Chapters 1 to 3 treat in detail the relation between criticism and appreciation. What Grant calls "a constitutive aim of criticism" is "to give one's reader to understand that such-and-such is an appropriate response [to a work], or an appropriate reason [for responding to a work], or a part, feature, or represented element [of the work] to which appreciation can involve responding" (39). If you are not undertaking to communicate appropriate responses to works, parts, features, or represented elements of works, or reasons for them, then you are not doing criticism, but are instead doing something else -- perhaps philology or social analysis. A non-constitutive aim of criticism is that the reader of criticism of a work be aided in appreciating it (41-42). Though frequently realized, this latter aim is optional, not constitutive, in that you are still doing criticism if you are communicating appropriate responses or reasons for them, even if the work is not available to be experienced (perhaps having been destroyed) or if the audience already appreciates the work or its relevant parts or features for appropriate reasons.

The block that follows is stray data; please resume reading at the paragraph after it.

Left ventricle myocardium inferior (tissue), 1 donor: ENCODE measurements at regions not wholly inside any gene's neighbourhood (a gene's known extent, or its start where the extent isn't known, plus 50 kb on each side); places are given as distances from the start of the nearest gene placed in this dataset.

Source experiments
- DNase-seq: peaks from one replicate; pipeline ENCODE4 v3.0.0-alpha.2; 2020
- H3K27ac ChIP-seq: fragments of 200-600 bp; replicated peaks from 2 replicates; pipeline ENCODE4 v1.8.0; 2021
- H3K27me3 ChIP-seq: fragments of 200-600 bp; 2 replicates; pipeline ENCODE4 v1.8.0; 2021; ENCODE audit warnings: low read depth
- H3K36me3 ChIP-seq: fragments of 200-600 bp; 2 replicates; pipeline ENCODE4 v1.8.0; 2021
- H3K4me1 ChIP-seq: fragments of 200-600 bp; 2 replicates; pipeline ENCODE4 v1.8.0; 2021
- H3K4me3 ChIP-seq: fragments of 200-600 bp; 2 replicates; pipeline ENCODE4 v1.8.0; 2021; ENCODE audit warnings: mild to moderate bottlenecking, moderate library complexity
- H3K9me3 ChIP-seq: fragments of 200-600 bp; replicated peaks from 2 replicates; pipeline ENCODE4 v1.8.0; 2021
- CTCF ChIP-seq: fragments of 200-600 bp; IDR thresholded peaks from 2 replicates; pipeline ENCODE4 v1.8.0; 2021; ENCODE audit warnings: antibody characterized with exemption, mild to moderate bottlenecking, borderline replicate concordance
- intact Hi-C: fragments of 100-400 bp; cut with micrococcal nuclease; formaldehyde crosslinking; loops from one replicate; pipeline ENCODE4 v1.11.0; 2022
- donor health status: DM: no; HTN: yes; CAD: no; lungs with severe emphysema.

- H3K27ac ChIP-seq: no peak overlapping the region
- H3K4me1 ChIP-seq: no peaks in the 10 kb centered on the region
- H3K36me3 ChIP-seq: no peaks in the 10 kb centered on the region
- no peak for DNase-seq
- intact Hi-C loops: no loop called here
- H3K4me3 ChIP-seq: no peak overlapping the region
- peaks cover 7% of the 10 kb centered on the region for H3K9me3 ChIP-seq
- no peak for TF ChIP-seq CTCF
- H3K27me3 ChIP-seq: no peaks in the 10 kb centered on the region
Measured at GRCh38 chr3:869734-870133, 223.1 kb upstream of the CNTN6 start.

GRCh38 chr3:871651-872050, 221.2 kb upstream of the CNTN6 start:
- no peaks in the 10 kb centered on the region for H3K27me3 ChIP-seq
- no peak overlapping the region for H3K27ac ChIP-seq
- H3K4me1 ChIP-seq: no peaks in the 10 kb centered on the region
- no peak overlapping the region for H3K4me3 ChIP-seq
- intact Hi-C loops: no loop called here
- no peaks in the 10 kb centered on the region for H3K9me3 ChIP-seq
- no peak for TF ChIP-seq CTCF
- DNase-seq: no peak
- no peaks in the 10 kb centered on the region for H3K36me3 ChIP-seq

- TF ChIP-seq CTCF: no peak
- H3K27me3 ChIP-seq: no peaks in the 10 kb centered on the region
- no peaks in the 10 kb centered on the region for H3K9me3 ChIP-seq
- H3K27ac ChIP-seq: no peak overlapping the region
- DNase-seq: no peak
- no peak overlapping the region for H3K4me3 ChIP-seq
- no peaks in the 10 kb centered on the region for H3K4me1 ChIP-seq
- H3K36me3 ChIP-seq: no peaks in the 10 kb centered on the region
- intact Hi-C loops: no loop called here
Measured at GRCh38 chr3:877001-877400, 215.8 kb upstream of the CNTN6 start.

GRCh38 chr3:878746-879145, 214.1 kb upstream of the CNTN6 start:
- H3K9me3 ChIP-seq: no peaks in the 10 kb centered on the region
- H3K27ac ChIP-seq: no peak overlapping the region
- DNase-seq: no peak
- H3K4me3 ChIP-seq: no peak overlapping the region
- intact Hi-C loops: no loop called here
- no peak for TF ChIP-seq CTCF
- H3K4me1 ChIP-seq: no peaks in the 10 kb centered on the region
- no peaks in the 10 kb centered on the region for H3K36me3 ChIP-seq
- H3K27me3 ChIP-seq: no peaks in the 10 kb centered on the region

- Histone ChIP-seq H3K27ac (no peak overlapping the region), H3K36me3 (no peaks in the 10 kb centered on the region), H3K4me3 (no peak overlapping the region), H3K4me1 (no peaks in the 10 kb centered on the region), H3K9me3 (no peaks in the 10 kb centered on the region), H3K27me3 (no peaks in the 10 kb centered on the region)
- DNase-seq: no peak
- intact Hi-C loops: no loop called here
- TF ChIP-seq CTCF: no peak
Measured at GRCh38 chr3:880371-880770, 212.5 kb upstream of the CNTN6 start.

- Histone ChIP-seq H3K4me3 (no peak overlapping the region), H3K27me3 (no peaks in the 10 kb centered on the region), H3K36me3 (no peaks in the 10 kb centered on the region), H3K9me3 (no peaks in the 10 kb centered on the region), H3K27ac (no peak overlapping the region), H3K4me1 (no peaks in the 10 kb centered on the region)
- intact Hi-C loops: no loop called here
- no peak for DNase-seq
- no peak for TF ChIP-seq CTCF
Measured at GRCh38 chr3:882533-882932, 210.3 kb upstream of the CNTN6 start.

An imaginative critic is one who is apt to think of -- that is, to think up or hit upon -- either appropriate responses to an object or appropriate reasons for a response, which responses or reasons an audience is unlikely to have had or entertained (85). In general, imaginativeness is to be distinguished from perceptiveness, in that imaginativeness is a propensity to hit upon a strategy for doing or making something that is unexpected and likely to be successful, while perceptiveness is a talent for grasping things that are not evident or obvious (81-82). A critic is primarily concerned to communicate responses and reasons for them -- that is, to communicate ways of doing things, ways of responding to the work -- not simply to discern subtle parts or features. A good critic, as opposed to a Humean good judge or mere verdict maker, will be good at this activity. And being good at it may involve all of articulacy, good judgment about what will help readers to appreciate a work, good judgment about how to describe works (and their parts, features, and elements) and responses to them, knowledgability, care and exactness in observation, and perceptiveness (49). Overall, however, it is not perceptiveness alone, but rather imaginativeness in thinking up strategies for making works (and their parts, features, and elements) (more) available for appreciation -- a propensity that may draw on the features just listed, including perceptiveness -- that makes for a good critic.